The hospitalization rate among teens who are unvaccinated is 10 times higher than teens who are vaccinated, according to new data from the Centers for Disease Control and Prevention (CDC).
The coronavirus vaccines have proven to be very effective in preventing people from being hospitalized, this time among teens. The COVID-19 hospitalization rate among unvaccinated adolescents was about 10 times higher than adolescents who were fully
The coronavirus vaccines have proven to be very effective in preventing people from being hospitalized, this time among teens.
The COVID-19 hospitalization rate among unvaccinated adolescents was about 10 times higher than adolescents who were fully vaccinated against coronavirus, according to new data from the US Centers for Disease Control and Prevention.
During June 20 and July 31, the CDC’s Morbidity and Mortality Weekly Report, was released on Friday which said, “Among adolescents aged 12-17 years, the only pediatric age group for whom a COVID-19 vaccine is currently approved, hospitalization rates were approximately 10 times higher in unvaccinated compared with fully vaccinated adolescents”.
The statistic indicates that the available coronavirus vaccines in the US “were highly effective at preventing serious COVID-19 illness in this age group during a period” when the highly transmissible Delta variant of the coronavirus “predominated,” said the report.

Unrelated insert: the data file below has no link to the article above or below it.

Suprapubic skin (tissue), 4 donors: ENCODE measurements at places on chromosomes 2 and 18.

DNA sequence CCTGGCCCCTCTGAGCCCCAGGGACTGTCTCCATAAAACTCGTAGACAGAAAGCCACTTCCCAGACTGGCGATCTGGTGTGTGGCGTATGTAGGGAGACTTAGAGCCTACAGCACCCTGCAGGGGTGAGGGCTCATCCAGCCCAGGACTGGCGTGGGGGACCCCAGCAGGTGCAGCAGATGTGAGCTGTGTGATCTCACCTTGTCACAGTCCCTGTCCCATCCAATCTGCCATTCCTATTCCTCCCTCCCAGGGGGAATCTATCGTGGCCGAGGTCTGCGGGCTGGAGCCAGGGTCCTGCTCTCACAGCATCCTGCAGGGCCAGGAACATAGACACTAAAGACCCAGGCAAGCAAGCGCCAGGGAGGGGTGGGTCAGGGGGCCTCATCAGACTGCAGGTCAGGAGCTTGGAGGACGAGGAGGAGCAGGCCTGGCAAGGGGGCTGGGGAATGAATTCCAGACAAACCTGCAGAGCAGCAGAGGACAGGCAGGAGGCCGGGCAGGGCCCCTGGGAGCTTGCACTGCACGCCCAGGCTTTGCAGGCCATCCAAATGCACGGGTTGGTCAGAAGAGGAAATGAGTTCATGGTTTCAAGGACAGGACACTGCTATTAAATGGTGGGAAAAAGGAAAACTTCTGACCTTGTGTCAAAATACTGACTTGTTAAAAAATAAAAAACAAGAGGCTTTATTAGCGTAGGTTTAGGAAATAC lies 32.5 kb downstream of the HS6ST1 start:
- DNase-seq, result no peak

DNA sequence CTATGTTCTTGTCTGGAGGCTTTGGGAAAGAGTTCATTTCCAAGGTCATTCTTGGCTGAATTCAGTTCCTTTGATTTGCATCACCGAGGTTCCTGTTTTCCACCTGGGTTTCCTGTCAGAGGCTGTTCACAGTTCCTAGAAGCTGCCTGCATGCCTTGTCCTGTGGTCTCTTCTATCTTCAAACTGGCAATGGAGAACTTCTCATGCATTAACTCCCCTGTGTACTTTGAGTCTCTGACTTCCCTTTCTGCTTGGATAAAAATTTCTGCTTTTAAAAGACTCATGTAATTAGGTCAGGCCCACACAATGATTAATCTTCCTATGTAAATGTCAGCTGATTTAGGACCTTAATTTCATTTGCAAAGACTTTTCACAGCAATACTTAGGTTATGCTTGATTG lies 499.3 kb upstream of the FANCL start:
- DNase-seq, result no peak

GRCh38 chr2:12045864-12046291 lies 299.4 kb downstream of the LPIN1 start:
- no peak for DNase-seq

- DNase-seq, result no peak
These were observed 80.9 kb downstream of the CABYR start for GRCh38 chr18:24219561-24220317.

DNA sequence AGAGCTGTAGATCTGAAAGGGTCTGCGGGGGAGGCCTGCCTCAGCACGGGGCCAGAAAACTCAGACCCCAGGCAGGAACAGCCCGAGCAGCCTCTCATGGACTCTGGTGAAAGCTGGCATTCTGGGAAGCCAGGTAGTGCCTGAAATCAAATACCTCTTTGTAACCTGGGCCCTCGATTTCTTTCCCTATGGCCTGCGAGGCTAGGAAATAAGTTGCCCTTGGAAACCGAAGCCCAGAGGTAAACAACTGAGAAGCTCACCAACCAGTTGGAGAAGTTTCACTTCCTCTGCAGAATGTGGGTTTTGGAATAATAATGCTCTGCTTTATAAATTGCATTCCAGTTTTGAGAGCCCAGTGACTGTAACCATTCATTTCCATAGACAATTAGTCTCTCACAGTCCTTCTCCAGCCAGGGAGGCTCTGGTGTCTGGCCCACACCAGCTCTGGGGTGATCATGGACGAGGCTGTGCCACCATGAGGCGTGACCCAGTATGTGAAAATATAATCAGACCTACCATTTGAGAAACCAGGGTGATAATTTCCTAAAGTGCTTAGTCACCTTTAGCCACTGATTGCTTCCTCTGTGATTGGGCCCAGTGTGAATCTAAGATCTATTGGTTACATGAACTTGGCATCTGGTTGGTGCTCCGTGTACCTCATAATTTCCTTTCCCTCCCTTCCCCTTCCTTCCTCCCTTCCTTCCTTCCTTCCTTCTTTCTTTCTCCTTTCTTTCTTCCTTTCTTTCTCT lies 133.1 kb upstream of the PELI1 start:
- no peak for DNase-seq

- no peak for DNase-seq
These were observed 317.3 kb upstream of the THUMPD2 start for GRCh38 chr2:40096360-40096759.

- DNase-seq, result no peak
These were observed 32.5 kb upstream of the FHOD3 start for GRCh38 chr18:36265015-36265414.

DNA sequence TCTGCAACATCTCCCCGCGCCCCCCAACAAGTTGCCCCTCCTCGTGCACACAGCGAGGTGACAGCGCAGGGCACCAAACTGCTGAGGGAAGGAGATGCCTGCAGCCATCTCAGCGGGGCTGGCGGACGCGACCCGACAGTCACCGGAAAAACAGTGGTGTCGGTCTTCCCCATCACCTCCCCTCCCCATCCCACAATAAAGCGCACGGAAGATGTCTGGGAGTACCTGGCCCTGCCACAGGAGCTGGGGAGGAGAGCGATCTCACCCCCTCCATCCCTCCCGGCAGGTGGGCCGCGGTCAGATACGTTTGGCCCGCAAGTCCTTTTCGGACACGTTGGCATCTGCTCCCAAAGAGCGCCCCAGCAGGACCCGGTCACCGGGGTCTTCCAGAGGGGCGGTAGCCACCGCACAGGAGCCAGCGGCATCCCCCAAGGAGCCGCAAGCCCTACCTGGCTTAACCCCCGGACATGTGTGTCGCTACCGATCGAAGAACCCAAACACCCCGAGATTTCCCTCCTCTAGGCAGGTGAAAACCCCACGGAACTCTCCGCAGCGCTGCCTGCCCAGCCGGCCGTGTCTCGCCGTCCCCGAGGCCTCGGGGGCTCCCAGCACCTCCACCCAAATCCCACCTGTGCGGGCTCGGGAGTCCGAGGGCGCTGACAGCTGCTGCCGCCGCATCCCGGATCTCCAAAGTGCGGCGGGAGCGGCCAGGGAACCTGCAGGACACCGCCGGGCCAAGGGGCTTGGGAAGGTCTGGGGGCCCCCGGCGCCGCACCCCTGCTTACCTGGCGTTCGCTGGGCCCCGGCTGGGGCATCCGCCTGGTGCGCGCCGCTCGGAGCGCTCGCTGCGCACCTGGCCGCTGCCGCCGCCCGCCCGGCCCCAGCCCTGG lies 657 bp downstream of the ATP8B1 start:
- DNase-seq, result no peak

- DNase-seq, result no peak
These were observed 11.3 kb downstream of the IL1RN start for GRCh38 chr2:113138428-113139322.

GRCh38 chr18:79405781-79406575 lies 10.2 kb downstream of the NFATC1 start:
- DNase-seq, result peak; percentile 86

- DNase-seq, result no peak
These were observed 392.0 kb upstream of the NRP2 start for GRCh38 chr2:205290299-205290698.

The FDA hasn’t approved the COVID-19 vaccine for children below the age of 12 but for that age group could come by the winter, Dr. Anthony Fauci, the nation’s top infectious disease expert, has previously said.
The report, which analyzed data from 99 counties across 14 states, stressed the importance of COVID-19 health and safety measures when dealing with young children.
“Implementation of preventive measures to reduce transmission and severe outcomes in children is critical, including vaccination of eligible persons, universal mask wearing in schools, recommended mask wearing by persons aged ≥2 years in other indoor public spaces and child care centers, and self-isolation after exposure to persons with COVID-19,” the report said.
While speaking in a White House coronavirus press briefing on Thursday, CDC Director Rochelle Walensky said, “What is clear from these data is community-level vaccination coverage protects our children. As the number of COVID-19 cases increase in the community, the number of children getting sick, presenting to the emergency room, and being admitted to the hospital will also increase.”
“We must continue to vaccinate all of those who are eligible to protect our younger children from disease,” she added futher.
The report which was released by the CDC on Friday said that its findings were “subject to at least five limitations,” including the fact that children and adolescents who tested positive for the virus “might have been hospitalized primarily for reasons other than COVID-19, resulting in potential overestimations of age-specific hospitalization rates,” and the fact that the number of hospitalized children “with severe outcomes was small” during June 20 to July 31, “limiting comparisons between periods before and during Delta variant predominance.”
As of July 31, 32% of US adolescents were fully vaccinated against the coronavirus, according to the U.S. Centers for Disease Control and Prevention (CDC).